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August 10, 2015 • Healthy Eating & Nutrition, Weight Control

Soybean Oil May be Uniquely Fattening

oil genericFructose, the notorious simple sugar molecule repeatedly singled out for its unique propensity to induce weight gain and metabolic dysfunction, may have a new rival-soybean oil. In a first-of-its-kind laboratory evaluation that really raised my eyebrows, scientists concluded, “soybean oil (a polyunsaturated fat) is more obesigenic and diabetogenic than coconut oil (a saturated fat) and fructose in mice.” For this study the researchers fed 4 groups of mice 4 diets of equal total calories and fat calories, but differing in their specific makeup. For diet 1 the fat calories came from coconut oil. For diet 2 the fat calories were half coconut oil and half soybean oil (equivalent to the amount of soybean oil Americans currently consume). Diets 3 and 4 were identical to diets 1 and 2 in fat makeup, but included added fructose (comparable to typical American intakes). The results were compelling. Mice fed diet 2  (half soybean oil, half coconut oil) developed significantly more weight gain, fat mass, glucose intolerance, insulin resistance, and fat in their livers than the mice fed diet 1 (coconut oil only). The addition of fructose to the diets also lead to metabolic dysfunction, but less severe than observed with the soybean oil diet. In addition to disturbed metabolic function, the soybean oil diet increased the activity of a slew of genes, including those involved in obesity, inflammation, diabetes, and even cancer. Taken as a whole, the results of this experiment showed that a diet high in soybean oil is worse for metabolic health than a diet high in fructose.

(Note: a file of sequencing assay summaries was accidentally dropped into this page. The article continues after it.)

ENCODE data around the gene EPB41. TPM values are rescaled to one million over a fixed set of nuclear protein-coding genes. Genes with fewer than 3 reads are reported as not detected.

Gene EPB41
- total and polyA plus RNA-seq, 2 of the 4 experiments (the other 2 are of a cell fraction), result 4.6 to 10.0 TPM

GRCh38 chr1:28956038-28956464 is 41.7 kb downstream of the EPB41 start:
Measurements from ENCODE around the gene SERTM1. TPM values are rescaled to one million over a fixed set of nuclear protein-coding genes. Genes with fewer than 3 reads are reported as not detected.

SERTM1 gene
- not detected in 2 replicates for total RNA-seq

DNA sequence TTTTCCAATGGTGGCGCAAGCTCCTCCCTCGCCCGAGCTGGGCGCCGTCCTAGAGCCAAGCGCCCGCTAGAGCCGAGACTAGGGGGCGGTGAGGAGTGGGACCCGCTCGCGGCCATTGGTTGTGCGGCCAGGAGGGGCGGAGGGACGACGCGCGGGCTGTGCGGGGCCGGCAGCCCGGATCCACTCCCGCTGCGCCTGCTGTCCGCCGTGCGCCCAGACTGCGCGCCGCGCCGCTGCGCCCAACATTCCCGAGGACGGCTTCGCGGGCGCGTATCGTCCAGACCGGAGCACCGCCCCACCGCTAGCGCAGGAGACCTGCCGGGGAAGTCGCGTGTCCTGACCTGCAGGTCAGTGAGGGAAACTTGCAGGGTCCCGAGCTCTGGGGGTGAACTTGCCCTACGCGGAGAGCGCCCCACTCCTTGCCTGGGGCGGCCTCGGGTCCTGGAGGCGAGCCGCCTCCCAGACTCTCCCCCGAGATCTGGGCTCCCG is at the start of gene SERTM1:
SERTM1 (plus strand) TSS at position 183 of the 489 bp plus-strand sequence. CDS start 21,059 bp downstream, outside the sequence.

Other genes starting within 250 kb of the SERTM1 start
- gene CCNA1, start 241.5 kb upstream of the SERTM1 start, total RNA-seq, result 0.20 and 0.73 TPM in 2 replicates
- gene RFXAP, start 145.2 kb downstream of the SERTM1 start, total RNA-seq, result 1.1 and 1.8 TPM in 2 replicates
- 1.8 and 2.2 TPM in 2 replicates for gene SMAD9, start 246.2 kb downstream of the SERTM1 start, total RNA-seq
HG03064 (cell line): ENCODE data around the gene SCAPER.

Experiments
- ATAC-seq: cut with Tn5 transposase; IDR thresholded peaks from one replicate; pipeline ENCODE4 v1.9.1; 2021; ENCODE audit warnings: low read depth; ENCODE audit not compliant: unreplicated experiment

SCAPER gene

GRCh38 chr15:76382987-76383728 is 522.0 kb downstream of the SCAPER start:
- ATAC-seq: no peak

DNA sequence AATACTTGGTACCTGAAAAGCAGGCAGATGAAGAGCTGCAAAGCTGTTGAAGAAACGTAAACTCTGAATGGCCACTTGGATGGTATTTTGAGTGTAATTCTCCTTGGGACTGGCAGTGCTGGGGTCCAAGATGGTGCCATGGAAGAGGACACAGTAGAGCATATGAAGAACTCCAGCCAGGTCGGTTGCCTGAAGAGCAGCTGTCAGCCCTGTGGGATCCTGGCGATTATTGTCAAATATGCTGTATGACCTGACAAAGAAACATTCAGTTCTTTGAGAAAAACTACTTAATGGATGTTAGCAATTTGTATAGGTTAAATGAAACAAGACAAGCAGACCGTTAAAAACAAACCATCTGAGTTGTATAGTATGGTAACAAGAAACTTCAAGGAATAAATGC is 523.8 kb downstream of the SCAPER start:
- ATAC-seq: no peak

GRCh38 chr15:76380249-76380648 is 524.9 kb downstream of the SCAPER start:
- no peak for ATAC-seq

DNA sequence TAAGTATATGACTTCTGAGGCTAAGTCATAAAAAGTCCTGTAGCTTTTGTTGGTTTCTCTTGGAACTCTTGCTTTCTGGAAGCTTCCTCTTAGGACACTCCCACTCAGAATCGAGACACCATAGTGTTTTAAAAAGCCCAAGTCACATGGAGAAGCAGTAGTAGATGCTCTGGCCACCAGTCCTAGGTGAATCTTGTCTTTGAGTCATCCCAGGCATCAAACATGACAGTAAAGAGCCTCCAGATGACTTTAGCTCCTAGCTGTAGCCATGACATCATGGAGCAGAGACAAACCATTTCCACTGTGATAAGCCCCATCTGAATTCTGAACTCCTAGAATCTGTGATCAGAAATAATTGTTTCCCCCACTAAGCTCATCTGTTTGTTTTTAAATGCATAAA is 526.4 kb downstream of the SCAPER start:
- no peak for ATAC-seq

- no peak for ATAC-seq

Unfortunately, American’s intakes of soybean oil have skyrocketed over the past 40 years, now comprising a whopping 60 percent of oils consumed in the US. Soybeans are a highly subsidized commodity crop making soybean oil one of the cheapest and thus most popular ingredients for the processed food industry. (PLOS ONE, 2015; 10 (7): e0132672 DOI: 10.1371/journal.pone.0132672)


Perhaps it is no coincidence that America’s steep increase in soybean oil consumption mirrors our twin epidemics of obesity and diabetes. Although more studies are certainly needed to make any firm conclusions, play it safe and stick to oils that have a long history of safety and documented health benefits. Click here to see my lowdown on doing your oils right!